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Gerry Dawes is a famous character in the Spanish food and wine scene, both on these shores and in Spain itself. A veteran of the wholesale wine business, he has been traveling around Spain for decades, discovering its best things to eat and drink, and promoting them — the wines above all — in the United States, through personal appearances, interlocking websites (click here for the main one www.gerrydawesspain.com), and guided tours. He is a prolific writer and pretty much nonstop photographer (his images of Ferran Adrià, Mario Batali, and other important chefs have appeared on The Daily Meal). He is highly opinionated — some would say cantankerous — and extremely knowledgeable. His passion for things Spanish (he knows the country's literature and history and its flamenco almost as well as he knows its gastronomy) is so strong as to seem proprietary; somebody once called him, not without a hint of sarcasm, "the man who invented Spain."
Well, call him what you will, but Dawes has recently gotten back into the wine business, as an importer of small lots made by small producers, mostly in northwestern Spain, and his initial offerings include some bottlings that are nothing less than a revelation.
Dawes is forthright about what he doesn't like in wine: He is an outspoken foe of high alcohol, too much oak, insufficient acidity, the over-extracted "fruit bomb" style, and maybe most of all the anonymous could-be-from-anywhere character that all too many winemakers in every corner of the world seem to be striving for these days. In other words, he hates international-style stuff based on big-name French varietals, usually grown in areas where they have no business being, and vinified in a style that makes one indistinguishable from the next. When he opens a bottle, he's looking for something with balance, flavor, and above all individuality — the expression of terruño, or terroir, through indigenous grapes and native yeasts and winemaking practices that may be up-to-date but that allow the region's personality to shine through. Oh, and he doesn't have much patience with excessive pricing, either, and all but one of the 30-plus selections in his portfolio (he is adding more) have a suggested retail price of less than $30 a bottle, and some are less than $20. (Even the exception, Viña Cazoga Don Diego Crianza from Ribera Sacra, an exotic, chocolate- and tobacco-flavored wine with some of the "wild" character the French call animal, retails for only $50.)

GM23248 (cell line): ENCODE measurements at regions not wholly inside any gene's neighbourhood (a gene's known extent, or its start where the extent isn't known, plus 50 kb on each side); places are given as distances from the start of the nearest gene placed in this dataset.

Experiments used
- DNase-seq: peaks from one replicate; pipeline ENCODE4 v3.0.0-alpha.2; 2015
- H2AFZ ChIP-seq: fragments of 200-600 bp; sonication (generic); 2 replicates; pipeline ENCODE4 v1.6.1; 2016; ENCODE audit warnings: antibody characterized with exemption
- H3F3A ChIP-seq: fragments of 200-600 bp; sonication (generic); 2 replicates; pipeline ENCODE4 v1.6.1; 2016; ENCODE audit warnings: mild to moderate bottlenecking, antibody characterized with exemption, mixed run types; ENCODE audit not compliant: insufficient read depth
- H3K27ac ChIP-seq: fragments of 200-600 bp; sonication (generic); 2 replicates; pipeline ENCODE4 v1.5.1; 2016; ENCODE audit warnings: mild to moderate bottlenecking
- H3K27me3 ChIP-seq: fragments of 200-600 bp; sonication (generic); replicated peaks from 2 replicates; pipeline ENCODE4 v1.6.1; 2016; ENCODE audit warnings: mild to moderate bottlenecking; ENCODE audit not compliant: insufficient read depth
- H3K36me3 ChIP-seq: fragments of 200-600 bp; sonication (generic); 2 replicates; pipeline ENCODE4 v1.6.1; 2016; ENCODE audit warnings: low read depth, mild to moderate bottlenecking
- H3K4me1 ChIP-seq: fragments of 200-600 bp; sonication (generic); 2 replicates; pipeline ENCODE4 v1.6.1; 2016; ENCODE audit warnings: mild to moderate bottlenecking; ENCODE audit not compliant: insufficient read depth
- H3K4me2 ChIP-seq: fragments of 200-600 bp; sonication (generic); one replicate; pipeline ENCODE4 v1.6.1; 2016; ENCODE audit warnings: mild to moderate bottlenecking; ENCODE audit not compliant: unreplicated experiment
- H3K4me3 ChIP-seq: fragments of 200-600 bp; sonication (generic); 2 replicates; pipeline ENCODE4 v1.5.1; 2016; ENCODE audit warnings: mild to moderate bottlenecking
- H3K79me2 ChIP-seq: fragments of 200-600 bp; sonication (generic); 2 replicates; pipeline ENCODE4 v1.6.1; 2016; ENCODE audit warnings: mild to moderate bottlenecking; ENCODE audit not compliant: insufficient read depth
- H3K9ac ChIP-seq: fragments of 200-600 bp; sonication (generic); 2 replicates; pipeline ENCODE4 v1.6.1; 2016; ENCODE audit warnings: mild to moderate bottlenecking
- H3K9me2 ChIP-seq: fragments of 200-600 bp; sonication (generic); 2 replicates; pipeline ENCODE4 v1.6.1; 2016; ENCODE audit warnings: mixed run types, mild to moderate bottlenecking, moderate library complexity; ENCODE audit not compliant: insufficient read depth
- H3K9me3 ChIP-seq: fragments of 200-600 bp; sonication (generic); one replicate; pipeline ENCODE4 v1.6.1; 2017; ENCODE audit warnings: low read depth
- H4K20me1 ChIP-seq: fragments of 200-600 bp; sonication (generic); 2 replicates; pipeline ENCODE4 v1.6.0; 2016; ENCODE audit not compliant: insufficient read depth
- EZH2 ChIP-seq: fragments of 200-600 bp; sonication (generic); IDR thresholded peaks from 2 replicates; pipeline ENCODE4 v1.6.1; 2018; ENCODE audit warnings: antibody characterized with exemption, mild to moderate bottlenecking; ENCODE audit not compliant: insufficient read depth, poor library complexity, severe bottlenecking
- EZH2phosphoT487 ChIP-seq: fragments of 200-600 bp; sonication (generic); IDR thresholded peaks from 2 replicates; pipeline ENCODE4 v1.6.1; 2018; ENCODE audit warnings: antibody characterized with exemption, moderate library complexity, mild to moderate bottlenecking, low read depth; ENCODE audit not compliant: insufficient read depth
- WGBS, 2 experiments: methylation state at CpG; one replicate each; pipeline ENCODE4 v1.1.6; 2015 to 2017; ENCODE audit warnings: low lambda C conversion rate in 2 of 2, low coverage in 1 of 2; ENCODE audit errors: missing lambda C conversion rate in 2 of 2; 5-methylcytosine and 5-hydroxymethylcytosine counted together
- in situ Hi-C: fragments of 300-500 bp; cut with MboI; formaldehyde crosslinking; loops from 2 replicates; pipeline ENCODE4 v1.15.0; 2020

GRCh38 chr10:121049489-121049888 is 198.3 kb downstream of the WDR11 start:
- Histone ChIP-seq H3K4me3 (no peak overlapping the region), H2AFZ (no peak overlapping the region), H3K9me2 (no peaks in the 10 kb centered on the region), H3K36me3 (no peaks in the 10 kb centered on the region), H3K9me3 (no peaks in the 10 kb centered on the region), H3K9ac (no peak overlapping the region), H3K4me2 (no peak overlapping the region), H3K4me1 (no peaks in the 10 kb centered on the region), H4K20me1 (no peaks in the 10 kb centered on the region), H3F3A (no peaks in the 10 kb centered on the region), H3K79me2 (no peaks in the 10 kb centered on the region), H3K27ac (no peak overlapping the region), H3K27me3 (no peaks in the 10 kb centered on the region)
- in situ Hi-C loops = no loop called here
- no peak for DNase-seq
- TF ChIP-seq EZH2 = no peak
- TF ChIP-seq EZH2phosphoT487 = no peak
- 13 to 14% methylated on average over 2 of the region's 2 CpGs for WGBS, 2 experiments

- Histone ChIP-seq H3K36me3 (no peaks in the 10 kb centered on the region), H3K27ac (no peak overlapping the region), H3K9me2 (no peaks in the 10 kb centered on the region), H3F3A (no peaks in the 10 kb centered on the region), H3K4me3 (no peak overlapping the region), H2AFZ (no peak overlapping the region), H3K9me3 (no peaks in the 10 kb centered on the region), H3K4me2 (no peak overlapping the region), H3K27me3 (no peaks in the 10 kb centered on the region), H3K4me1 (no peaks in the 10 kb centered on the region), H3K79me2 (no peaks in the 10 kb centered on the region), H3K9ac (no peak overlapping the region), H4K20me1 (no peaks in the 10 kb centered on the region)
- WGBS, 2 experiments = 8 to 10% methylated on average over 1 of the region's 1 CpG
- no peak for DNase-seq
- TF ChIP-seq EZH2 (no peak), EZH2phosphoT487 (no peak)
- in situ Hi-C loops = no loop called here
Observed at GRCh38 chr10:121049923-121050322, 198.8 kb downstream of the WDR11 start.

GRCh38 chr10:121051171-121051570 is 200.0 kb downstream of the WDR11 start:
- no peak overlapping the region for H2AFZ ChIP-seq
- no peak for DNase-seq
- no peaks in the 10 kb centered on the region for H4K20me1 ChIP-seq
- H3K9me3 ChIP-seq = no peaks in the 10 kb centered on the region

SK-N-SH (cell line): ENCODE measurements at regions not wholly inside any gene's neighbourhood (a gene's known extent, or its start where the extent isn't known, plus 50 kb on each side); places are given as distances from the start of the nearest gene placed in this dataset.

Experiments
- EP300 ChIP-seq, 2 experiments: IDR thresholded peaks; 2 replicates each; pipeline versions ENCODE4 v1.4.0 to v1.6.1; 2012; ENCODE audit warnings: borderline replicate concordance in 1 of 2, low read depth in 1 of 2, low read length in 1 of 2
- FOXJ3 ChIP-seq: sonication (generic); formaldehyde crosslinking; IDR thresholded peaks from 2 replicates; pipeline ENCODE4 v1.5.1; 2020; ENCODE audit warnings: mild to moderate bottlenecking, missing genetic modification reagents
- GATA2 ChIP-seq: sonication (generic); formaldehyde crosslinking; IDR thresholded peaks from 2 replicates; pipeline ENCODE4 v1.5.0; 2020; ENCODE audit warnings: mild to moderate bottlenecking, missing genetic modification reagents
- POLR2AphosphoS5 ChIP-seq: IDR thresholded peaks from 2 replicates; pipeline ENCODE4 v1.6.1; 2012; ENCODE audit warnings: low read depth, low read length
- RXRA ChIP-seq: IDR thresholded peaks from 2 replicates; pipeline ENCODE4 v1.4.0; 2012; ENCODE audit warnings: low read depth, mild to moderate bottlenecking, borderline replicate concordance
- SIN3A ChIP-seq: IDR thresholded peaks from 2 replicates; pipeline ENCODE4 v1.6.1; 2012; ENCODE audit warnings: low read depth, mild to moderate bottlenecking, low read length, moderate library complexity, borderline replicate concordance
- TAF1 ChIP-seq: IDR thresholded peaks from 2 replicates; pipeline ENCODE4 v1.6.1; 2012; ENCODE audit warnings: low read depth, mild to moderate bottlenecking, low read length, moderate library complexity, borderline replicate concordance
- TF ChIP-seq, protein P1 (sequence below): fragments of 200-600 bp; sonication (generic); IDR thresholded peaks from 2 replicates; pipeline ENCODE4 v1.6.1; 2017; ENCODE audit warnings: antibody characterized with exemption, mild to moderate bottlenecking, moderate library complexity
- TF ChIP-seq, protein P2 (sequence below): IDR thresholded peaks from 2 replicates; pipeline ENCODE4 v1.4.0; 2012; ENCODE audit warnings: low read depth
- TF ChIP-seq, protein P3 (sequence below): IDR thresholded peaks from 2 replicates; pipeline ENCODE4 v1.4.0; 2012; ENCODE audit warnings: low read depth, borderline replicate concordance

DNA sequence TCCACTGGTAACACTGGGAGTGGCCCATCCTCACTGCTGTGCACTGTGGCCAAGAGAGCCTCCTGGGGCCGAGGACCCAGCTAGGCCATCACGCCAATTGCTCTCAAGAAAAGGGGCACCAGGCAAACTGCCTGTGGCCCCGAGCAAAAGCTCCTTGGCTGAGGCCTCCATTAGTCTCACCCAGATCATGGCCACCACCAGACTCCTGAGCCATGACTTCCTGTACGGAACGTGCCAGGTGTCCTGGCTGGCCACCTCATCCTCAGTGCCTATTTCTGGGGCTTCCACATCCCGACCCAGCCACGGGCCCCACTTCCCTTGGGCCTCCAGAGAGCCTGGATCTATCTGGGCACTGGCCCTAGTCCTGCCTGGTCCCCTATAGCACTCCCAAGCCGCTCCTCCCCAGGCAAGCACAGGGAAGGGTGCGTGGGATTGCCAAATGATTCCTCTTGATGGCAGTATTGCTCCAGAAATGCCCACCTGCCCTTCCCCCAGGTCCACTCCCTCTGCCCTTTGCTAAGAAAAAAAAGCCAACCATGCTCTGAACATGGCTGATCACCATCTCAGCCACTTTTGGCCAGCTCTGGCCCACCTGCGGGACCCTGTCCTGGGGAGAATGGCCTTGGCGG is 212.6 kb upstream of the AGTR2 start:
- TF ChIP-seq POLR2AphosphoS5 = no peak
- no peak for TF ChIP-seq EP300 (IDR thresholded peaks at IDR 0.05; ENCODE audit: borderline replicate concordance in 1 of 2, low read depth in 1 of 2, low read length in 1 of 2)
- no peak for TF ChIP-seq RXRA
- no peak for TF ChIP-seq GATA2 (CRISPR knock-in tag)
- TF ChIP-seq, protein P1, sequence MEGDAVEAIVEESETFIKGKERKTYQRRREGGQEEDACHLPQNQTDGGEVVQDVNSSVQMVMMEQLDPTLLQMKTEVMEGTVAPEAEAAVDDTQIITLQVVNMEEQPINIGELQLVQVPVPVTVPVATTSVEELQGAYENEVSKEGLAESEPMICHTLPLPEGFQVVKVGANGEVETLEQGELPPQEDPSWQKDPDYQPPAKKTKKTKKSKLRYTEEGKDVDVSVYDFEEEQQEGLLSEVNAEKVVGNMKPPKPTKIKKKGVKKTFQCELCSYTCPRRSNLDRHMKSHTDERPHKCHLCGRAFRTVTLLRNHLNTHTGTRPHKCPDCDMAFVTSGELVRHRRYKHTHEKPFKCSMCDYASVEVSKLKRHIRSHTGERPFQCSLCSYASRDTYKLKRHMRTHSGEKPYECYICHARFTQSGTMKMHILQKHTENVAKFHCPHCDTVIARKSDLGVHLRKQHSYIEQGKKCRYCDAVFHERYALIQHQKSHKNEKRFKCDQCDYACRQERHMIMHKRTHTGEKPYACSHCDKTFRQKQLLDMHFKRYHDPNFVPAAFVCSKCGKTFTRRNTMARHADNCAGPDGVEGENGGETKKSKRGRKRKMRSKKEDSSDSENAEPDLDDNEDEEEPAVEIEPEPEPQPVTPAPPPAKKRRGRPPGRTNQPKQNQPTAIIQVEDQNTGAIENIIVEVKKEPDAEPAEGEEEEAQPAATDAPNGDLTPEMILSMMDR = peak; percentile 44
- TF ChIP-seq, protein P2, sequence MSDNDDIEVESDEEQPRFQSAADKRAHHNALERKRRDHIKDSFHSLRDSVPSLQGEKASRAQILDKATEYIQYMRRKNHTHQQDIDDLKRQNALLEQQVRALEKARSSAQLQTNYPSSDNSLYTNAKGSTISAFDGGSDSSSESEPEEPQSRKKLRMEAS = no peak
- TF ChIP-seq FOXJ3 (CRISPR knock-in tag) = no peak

Early in June, Dawes poured 21 of his wines for a small group of wine retailers and consultants, sommeliers, and writers over lunch in midtown Manhattan. The grapes involved were mostly Spanish: albariño, a primarily Galician white variety ever more popular in the U.S.; godello (pictured left), another white grape found mostly in Galicia and capable of producing truly fine wines, especially in the Valdeorras region; mencia, never thought of as an important red grape until recent years but now yielding wines of some distinction in Galicia and its neighbor in Léon, bierzo; and garnacha, which is grenache, a red grape (though it actually comes in white and "gray" forms, too), that is widely grown in southern France and increasingly important in California and Australia, but is probably from Aragón originally.
There wasn't one of these wines that I wouldn't have sipped happily, but these were the 10 that particularly impressed me.
Adegas D. Berna Godello 2010 ($25). If I were a producer of white burgundy, a wine like this, from Valdeorras in Galicia, would make me nervous. It's big, authoritative, lush, and full of fruit (peaches come to mind), but beautifully structured, with plenty of acidity and a trace of flint — just delicious.
O Barreiro "A Silveira" Godello 2010 ($20). Another splendid godello from Valdeorras, a little lighter than the D.Berna, but also a touch more elegant, again with an abundance of fruit but enough acidity to balance out the opulence. (Pictured left, Pepe Rodriguez, proprietor of O Barreiro. Courtesy of Gerry Dawes)
Lagar de Broullon Albariño 2010 ($24). An albariño to banish all memory of those banal examples of the wine that now flood U.S. wine shop shelves — bright and well-rounded, with juicy fruit and a long, complex finish.
Rozas Albariño 2010 ($26). (Pictured right) If I'd tasted this blind, I might have thought it was a particularly lean and stylish viognier. It has a wonderful, intense aroma and real complexity of flavor, with plenty of acidity and a beguiling finish that is part mineral, part floral. I don't think I've had a better albariño.
Bodegas Manuel Formigo Finca Teira Blanco 2011 ($20). This is a blend of grapes found mostly in northwestern Spain: treixadura (65 percent), godello (20 percent), and torrontés (15 percent; this is not, incidentally, the same grape that goes by this name in Argentina). It is wonderfully fragrant — think of honeysuckle and jasmine — but pleasantly sharp and well-defined on the palate.
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